How do we make the best ecological decisions under duress?
Now, moving may not be classified as a crisis – save asylum situations – but some research suggests that, for many, moving is more stressful than divorce (what that means over time, I’m not sure).
I have felt, over these last few weeks, either a total inability to manage my emotions or what I call “the serial killer,” a total inability to feel anything. Both are signs of trauma, albeit short term and highly situational.
And I think the idea of trauma – both personal and systemic – is the key to understanding why pushing the individual actor to “try harder” or “be better” isn’t a solution. People in crisis are already managing an overwhelming amount of psychological and physical complications.
And one could argue that, in a world where climate news is bleaker by the day while our governments sit by and do nothing, we are ALL in crisis.
Contemporary activism is pushing us to the brink of what we can do as individual actors, because we are simply not psychologically equipped to “be outraged,” as they say, in any sustained way.
I blame individualism for this, because I think there are ways to see ourselves as pieces of a human puzzle, a kind of global commune, that don’t make each decision feel like life or death for our reputation, or for our planet.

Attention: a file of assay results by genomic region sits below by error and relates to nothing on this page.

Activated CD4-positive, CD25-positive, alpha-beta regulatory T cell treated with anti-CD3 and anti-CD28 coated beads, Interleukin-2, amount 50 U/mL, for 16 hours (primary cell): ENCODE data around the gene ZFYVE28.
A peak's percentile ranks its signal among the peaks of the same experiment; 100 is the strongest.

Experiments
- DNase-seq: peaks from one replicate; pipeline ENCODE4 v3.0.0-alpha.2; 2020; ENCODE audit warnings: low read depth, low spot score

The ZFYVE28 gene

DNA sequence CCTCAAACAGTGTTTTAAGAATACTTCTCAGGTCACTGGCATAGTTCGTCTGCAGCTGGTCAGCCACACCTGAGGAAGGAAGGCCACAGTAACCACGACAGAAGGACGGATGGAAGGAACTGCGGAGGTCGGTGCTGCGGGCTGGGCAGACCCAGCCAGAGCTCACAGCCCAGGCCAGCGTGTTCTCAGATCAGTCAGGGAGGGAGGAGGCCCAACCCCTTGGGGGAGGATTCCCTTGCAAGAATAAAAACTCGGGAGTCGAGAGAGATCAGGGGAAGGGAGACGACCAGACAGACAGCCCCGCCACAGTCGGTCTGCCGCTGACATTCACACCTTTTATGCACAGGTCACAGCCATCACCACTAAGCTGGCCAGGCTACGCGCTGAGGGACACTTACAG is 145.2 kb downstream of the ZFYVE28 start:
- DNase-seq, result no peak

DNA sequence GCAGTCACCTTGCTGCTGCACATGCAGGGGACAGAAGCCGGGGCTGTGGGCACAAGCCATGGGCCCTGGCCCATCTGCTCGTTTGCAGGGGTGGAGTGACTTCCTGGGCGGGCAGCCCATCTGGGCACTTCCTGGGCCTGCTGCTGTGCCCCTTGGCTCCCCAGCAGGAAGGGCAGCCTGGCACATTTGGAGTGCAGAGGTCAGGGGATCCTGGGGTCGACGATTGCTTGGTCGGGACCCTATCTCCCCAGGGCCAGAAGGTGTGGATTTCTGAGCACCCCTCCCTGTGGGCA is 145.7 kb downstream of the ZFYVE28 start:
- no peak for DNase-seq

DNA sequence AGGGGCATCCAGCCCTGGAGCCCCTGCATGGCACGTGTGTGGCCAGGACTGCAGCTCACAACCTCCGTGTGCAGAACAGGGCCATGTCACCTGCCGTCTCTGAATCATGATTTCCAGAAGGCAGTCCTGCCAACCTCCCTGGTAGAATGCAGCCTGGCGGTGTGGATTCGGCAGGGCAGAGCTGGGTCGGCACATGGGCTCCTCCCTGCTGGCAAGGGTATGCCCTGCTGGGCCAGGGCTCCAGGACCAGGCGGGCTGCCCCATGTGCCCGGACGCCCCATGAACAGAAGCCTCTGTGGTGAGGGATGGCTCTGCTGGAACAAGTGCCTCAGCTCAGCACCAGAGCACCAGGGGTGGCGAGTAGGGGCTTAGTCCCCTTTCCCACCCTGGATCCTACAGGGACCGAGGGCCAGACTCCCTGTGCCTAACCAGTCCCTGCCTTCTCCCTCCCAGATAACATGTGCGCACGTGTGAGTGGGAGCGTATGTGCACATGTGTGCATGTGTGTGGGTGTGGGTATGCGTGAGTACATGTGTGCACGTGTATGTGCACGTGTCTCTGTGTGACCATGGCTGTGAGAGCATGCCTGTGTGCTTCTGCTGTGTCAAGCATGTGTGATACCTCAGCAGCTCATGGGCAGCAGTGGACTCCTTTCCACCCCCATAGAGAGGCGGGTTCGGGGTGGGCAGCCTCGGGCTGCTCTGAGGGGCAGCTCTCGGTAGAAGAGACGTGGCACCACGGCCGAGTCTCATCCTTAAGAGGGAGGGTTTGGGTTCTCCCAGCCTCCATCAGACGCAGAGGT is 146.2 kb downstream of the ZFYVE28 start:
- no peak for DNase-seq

Convenience Culture is Systemic
What’s at stake, in reality, has very little to do with my reputation as a sustainability advocate, and to think otherwise is to be willfully distracted by my own ego.
We are, possibly, at the brink of ecological collapse. And so it is irresponsible to continue in our convenience culture as if the world isn’t on fire.
But we’ve got to understand that the world we live in exploits convenience culture to work us harder, make us spend more money, make us move for better opportunities. (Or, in low income countries and food deserts, plastic-wrapped “conveniences” are all that’s available.)
Capitalism and the fierce individualism of the American Dream suggest that a little styrofoam and another gallon of gasoline are worth the cost – they’re merely part of the hustle that will eventually make us rich and famous, or, you know, at the very least, not impoverished (I just want to eventually not be financially stressed out about ordering dessert at a restaurant, you know?).
Of course, none of this is true. Wages are stagnating, millions are underemployed, and those “self-made” millionaires are never self made.